GOP Contenders Gear Up for Iowa Straw Poll
By Dan Balz
A generation ago, small circus companies plied the little towns of the Midwest. Their trucks or wagons would arrive overnight, and in the morning, in a local park, they would erect the Big Top, put their wild animals on display and crank up the calliope for the evening performance. They were gone as quickly as they arrived -- but they were often the highlight of the long hot summer.
The circuses of old are gone but, in Iowa this summer, they have been replaced by the caravans of presidential candidates following the long, straight highways from county to county, hoping to spark a chord that will launch a movement that will carry them to the White House.
On Aug. 14, Iowa Republicans will conduct their quadrennial straw poll in Ames, an event that should have no particular meaning in the way America elects its presidents. But the candidates and their handlers are treating it almost as if it were the February caucuses themselves.
"Don't wait until February to come out and vote," Elizabeth Dole tells people, "because this is going to be important." Patrick J. Buchanan, as always, speaks in the starkest of metaphors: "The grim reaper is going to be waiting outside the gates of the Ames field house."
And so the state is awash in contenders, who arrive, set up, entertain, pack up and vanish like the circuses of old -- not in a day, but in 90 minutes or less. By the time the roadshows arrive in Ames next month, Lamar Alexander will have visited 60 counties. Gary L. Bauer is in the midst of a 21-city, 1,100-mile buscapade. Forbes will spend more than 20 days over a six-week period campaigning here.
Texas Gov. George W. Bush, in this as in so much in the Republican fight this year, is an exception. He will have spent only seven days in Iowa this year before the spectacle in Ames.
The candidates flip pancakes, appear at ice cream socials, play host at barbecues and practically beg the local newspapers and radio stations for attention. Sometimes their crowds are impressive -- 100, 200 or more. Sometimes they're plain discouraging -- a dozen or less.
The lengths to which the candidates go to court the citizens of Iowa are humbling -- no, humiliating. "They're making fun of the way I eat," Bush joked as he dipped a hamburger into some ketchup at the 2nd Street Emporium in Webster City the other day. Without missing a beat, a man standing nearby responded, "As long as you don't have your foot in your mouth, you're okay."
The television cameras remained fixed on Bush as he tried to chomp down his burger and fries. "How long are you all going to observe me eating?" he finally complained, and his aides quickly gave the signal to the camera people to shut down their lights.
To draw a crowd, candidates with money erect flashy stages with bunting and big American flags and canned music. Some lure voters with free breakfasts or free lunches. The deep-pocketed Forbes offers commemorative lapel pins for those who agree to recruit others to come to the straw poll. "This is the collector item of 1999," Iowa coordinator Steve Grubbs says enthusiastically, claiming the pins will supplant Beanie Babies. Look for them soon on eBay.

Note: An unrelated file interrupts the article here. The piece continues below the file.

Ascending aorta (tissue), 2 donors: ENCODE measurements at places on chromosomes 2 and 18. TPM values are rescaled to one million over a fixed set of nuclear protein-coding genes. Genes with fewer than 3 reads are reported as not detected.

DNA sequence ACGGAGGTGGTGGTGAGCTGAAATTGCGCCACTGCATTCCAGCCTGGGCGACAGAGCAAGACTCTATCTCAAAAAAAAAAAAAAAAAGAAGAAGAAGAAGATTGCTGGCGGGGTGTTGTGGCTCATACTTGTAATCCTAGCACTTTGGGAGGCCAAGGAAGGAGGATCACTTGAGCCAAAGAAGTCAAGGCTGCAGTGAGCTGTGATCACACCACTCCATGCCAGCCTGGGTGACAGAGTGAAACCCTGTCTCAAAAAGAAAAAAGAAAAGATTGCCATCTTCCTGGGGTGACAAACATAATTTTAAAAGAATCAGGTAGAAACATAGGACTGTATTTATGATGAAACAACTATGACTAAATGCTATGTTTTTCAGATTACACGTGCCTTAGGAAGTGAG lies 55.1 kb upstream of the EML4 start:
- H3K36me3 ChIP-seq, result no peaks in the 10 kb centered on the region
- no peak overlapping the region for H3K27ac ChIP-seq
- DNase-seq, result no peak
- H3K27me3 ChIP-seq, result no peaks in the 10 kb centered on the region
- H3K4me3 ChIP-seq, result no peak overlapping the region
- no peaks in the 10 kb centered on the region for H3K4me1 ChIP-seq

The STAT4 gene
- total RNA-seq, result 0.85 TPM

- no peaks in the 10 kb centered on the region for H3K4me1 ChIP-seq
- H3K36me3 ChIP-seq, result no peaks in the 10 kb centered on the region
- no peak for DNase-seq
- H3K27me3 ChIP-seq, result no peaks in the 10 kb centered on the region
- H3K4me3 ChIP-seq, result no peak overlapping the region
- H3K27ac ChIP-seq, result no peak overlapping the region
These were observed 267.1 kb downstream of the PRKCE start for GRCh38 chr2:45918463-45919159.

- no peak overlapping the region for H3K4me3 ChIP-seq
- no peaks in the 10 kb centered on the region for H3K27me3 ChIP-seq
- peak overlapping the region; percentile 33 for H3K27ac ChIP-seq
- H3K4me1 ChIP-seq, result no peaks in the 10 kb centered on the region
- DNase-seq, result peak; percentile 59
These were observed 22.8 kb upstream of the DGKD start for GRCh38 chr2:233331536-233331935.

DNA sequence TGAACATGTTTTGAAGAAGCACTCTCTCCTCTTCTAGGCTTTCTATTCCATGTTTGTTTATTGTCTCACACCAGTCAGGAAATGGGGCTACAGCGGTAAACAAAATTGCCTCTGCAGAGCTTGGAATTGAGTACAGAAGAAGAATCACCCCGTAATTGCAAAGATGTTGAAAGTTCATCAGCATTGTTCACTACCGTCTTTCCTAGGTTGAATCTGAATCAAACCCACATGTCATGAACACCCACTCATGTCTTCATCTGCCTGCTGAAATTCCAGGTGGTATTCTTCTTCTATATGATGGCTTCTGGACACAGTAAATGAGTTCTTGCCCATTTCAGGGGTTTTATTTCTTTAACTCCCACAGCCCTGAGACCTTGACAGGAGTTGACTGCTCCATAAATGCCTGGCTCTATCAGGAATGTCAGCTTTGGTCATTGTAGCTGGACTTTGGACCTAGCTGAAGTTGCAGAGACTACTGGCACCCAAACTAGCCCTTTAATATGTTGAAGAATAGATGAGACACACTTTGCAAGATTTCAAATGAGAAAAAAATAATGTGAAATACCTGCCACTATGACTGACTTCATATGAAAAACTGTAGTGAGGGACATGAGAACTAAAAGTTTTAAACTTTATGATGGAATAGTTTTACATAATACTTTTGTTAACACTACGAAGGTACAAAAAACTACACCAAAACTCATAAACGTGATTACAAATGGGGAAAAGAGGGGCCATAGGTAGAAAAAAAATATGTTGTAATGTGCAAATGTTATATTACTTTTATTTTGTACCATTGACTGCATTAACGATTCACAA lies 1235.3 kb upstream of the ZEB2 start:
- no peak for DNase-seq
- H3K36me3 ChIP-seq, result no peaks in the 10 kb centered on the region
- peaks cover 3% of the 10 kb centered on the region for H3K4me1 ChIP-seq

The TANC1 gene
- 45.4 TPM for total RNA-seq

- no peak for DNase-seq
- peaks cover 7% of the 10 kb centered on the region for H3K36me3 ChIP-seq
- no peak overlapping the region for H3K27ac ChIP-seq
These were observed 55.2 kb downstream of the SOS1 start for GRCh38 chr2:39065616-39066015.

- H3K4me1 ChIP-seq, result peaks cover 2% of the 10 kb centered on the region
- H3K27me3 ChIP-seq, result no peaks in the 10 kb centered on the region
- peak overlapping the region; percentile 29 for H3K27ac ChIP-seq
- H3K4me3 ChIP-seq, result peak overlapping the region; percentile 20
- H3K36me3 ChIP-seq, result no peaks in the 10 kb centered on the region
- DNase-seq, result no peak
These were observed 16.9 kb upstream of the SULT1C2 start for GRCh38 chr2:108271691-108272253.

But Forbes has a slicker, high-tech bauble to offer his audiences: instant photos. At the beginning of his events, Forbes poses with anyone in the crowd. Then, as he gives his speech, his aides take the digital camera to the back of one of his buses, where they process the photos on laptop computers and print them on high-speed printers. Before Forbes departs for his next appearance, the campaign distributes the photos.
The campaign caravans roll through the lush Iowa countryside, past big grain elevators and water towers and Dairy Queens and root beer stands, past emerald fields of corn and soybeans that disguise -- or perhaps accentuate -- a growing farm crisis brought about by bumper crops, shrinking markets and rock-bottom prices. It is a crisis that has made the flock of GOP candidates question their devotion to free market principles.
The other beauty of Iowa is the directness of the voters. When Dole campaigned in Winterset, a young Navy officer asked whether she had the stuff to be commander in chief. When Forbes arrived in Jefferson, one man stopped him before he had barely gotten off the bus. "You're not getting your money's worth from your ads," he said. In Des Moines, a voter yelled at Bush to quit flipping pancakes for the cameras so that hungry people could eat.
The candidates compete with one another to appear folksy, lapsing into what they assume to be rural vernacular. Dole complained about those "derned" estate taxes that sometimes force heirs to sell off family farms to pay inheritance taxes. Every Republican wants to get rid of these "death taxes," as they like to say. Bush got carried away at one stop, promising to eliminate "death penalty taxes."
The endless days of campaigning cause candidates to do and say odd things. "Well, here we are in Ames," Bush said. "I've heard of it." Dole launched into a digression about gauze. "For 3,000 years we've had gauze," she said. "Plain old gauze." No wonder that by the end of her fifth town meeting of the day, Dole wistfully told her traveling companions, "I would like a good steak and a glass of red wine."
The biggest crowd Alexander saw last week had nothing to do with politics. It was drawn by the television program "Antiques Roadshow," which was taping in Des Moines last Saturday. Alexander looked longingly at the line of people that stretched for blocks waiting to get in. Then he quipped, "I'm afraid Forbes will find them and rent them for the 14th."
© 1999 The Washington Post Company